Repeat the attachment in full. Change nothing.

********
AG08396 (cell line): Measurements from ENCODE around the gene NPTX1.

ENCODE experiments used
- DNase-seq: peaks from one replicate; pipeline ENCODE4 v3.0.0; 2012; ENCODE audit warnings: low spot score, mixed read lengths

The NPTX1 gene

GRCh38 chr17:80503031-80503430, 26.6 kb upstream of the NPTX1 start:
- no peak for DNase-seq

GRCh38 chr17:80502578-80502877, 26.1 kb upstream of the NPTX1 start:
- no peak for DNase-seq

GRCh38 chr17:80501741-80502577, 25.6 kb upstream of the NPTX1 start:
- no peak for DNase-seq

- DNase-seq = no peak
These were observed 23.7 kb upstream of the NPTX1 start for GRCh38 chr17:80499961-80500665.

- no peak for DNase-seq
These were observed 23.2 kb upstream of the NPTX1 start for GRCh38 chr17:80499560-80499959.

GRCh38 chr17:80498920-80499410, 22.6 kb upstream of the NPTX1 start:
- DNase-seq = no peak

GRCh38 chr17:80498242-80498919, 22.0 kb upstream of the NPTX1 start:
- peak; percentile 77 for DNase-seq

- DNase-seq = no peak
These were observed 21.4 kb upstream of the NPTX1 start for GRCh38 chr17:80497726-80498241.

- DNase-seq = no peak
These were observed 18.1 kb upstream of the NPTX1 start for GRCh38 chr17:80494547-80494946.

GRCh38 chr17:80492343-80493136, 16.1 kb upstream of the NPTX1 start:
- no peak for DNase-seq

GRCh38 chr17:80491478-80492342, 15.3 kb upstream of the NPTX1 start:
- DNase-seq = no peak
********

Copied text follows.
AG08396 (cell line): Measurements from ENCODE around the gene NPTX1.

ENCODE experiments used
- DNase-seq: peaks from one replicate; pipeline ENCODE4 v3.0.0; 2012; ENCODE audit warnings: low spot score, mixed read lengths

The NPTX1 gene

GRCh38 chr17:80503031-80503430, 26.6 kb upstream of the NPTX1 start:
- no peak for DNase-seq

GRCh38 chr17:80502578-80502877, 26.1 kb upstream of the NPTX1 start:
- no peak for DNase-seq

GRCh38 chr17:80501741-80502577, 25.6 kb upstream of the NPTX1 start:
- no peak for DNase-seq

- DNase-seq = no peak
These were observed 23.7 kb upstream of the NPTX1 start for GRCh38 chr17:80499961-80500665.

- no peak for DNase-seq
These were observed 23.2 kb upstream of the NPTX1 start for GRCh38 chr17:80499560-80499959.

GRCh38 chr17:80498920-80499410, 22.6 kb upstream of the NPTX1 start:
- DNase-seq = no peak

GRCh38 chr17:80498242-80498919, 22.0 kb upstream of the NPTX1 start:
- peak; percentile 77 for DNase-seq

- DNase-seq = no peak
These were observed 21.4 kb upstream of the NPTX1 start for GRCh38 chr17:80497726-80498241.

- DNase-seq = no peak
These were observed 18.1 kb upstream of the NPTX1 start for GRCh38 chr17:80494547-80494946.

GRCh38 chr17:80492343-80493136, 16.1 kb upstream of the NPTX1 start:
- no peak for DNase-seq

GRCh38 chr17:80491478-80492342, 15.3 kb upstream of the NPTX1 start:
- DNase-seq = no peak